EDIT-301 for Hemoglobinopathies

Phase-Based Progress Estimates
1
Effectiveness
1
Safety
UCSF Benioff Children's Hospital, Oakland, CA
Hemoglobinopathies+2 More
EDIT-301 - Genetic
Eligibility
18 - 65
All Sexes
What conditions do you have?
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Study Summary

This study is evaluating whether a drug may help reduce pain and other symptoms for individuals with sickle cell disease.

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Eligible Conditions

  • Hemoglobinopathies
  • Sickle Cell Disease (SCD)

Treatment Effectiveness

Study Objectives

This trial is evaluating whether EDIT-301 will improve 1 primary outcome and 7 secondary outcomes in patients with Hemoglobinopathies. Measurement will happen over the course of up to 2 years post EDIT-301 infusion.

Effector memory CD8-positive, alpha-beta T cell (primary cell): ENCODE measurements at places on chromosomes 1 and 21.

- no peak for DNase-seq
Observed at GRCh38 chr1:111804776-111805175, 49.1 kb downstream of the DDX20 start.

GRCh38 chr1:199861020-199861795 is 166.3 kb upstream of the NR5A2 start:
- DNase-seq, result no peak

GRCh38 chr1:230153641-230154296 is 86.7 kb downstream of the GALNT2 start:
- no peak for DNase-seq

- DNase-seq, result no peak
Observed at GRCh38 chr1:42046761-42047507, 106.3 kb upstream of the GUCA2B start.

Year 2
Annualized number of units of pRBC transfused for SCD-related indications
Change from baseline in annualized rate of hospitalization for severe VOE
Change from baseline in annualized rate of severe VOE by at least 75%
Change from baseline in annualized rate of severe VOE by at least 90%
Complete resolution of severe VOE
Difference (pre-treatment versus post-treatment) in the rates of severe vaso-occlusive events (VOEs) requiring medical attention.
Proportion of subjects with mean Hb ≥ 10 g/dL starting ≥ 60 days after last packed red blood cell (pRBC) transfusion compared with preconditioning Baseline
Proportion of subjects with mean HbF > 20% (HbF/Hb) compared with pre-conditioning Baseline

Trial Safety

Trial Design

1 Treatment Group

EDIT-301
1 of 1
Experimental Treatment

This trial requires 40 total participants across 1 different treatment group